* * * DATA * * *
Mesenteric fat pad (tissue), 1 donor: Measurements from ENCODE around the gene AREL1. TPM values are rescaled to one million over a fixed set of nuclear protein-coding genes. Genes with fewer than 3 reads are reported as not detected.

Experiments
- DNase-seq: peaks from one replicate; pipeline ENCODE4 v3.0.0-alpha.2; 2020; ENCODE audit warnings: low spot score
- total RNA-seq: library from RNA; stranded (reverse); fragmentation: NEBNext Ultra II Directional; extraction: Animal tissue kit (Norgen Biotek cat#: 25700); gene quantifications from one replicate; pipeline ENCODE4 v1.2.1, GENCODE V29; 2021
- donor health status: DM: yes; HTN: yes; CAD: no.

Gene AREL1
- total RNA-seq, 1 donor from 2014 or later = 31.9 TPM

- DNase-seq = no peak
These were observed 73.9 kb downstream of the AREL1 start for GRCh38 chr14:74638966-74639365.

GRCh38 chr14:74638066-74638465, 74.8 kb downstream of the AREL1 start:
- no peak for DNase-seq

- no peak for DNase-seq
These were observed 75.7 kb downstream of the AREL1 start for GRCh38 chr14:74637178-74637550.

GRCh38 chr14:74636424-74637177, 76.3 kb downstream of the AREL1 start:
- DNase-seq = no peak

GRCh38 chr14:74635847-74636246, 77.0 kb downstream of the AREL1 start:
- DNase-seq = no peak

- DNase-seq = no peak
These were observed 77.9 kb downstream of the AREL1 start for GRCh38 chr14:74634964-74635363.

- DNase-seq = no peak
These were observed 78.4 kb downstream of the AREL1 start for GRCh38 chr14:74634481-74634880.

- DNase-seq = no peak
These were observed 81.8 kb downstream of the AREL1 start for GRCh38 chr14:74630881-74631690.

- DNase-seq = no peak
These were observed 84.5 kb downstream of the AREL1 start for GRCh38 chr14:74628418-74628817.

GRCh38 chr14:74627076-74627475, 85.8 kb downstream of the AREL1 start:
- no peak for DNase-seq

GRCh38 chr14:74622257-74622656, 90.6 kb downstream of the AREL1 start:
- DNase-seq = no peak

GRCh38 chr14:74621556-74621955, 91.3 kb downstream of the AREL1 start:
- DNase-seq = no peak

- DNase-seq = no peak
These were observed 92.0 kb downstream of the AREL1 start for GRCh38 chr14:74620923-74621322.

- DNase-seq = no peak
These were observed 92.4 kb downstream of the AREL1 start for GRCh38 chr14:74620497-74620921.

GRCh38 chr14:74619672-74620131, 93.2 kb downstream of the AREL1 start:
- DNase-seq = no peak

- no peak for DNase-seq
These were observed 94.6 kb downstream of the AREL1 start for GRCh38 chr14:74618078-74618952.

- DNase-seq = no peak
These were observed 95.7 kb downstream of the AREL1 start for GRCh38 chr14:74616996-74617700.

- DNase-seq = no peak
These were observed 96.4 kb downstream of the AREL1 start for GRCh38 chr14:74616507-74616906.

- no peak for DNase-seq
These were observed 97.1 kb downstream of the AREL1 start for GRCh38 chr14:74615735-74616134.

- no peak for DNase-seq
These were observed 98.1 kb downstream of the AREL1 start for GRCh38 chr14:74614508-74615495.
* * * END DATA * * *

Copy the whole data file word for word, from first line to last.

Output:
Mesenteric fat pad (tissue), 1 donor: Measurements from ENCODE around the gene AREL1. TPM values are rescaled to one million over a fixed set of nuclear protein-coding genes. Genes with fewer than 3 reads are reported as not detected.

Experiments
- DNase-seq: peaks from one replicate; pipeline ENCODE4 v3.0.0-alpha.2; 2020; ENCODE audit warnings: low spot score
- total RNA-seq: library from RNA; stranded (reverse); fragmentation: NEBNext Ultra II Directional; extraction: Animal tissue kit (Norgen Biotek cat#: 25700); gene quantifications from one replicate; pipeline ENCODE4 v1.2.1, GENCODE V29; 2021
- donor health status: DM: yes; HTN: yes; CAD: no.

Gene AREL1
- total RNA-seq, 1 donor from 2014 or later = 31.9 TPM

- DNase-seq = no peak
These were observed 73.9 kb downstream of the AREL1 start for GRCh38 chr14:74638966-74639365.

GRCh38 chr14:74638066-74638465, 74.8 kb downstream of the AREL1 start:
- no peak for DNase-seq

- no peak for DNase-seq
These were observed 75.7 kb downstream of the AREL1 start for GRCh38 chr14:74637178-74637550.

GRCh38 chr14:74636424-74637177, 76.3 kb downstream of the AREL1 start:
- DNase-seq = no peak

GRCh38 chr14:74635847-74636246, 77.0 kb downstream of the AREL1 start:
- DNase-seq = no peak

- DNase-seq = no peak
These were observed 77.9 kb downstream of the AREL1 start for GRCh38 chr14:74634964-74635363.

- DNase-seq = no peak
These were observed 78.4 kb downstream of the AREL1 start for GRCh38 chr14:74634481-74634880.

- DNase-seq = no peak
These were observed 81.8 kb downstream of the AREL1 start for GRCh38 chr14:74630881-74631690.

- DNase-seq = no peak
These were observed 84.5 kb downstream of the AREL1 start for GRCh38 chr14:74628418-74628817.

GRCh38 chr14:74627076-74627475, 85.8 kb downstream of the AREL1 start:
- no peak for DNase-seq

GRCh38 chr14:74622257-74622656, 90.6 kb downstream of the AREL1 start:
- DNase-seq = no peak

GRCh38 chr14:74621556-74621955, 91.3 kb downstream of the AREL1 start:
- DNase-seq = no peak

- DNase-seq = no peak
These were observed 92.0 kb downstream of the AREL1 start for GRCh38 chr14:74620923-74621322.

- DNase-seq = no peak
These were observed 92.4 kb downstream of the AREL1 start for GRCh38 chr14:74620497-74620921.

GRCh38 chr14:74619672-74620131, 93.2 kb downstream of the AREL1 start:
- DNase-seq = no peak

- no peak for DNase-seq
These were observed 94.6 kb downstream of the AREL1 start for GRCh38 chr14:74618078-74618952.

- DNase-seq = no peak
These were observed 95.7 kb downstream of the AREL1 start for GRCh38 chr14:74616996-74617700.

- DNase-seq = no peak
These were observed 96.4 kb downstream of the AREL1 start for GRCh38 chr14:74616507-74616906.

- no peak for DNase-seq
These were observed 97.1 kb downstream of the AREL1 start for GRCh38 chr14:74615735-74616134.

- no peak for DNase-seq
These were observed 98.1 kb downstream of the AREL1 start for GRCh38 chr14:74614508-74615495.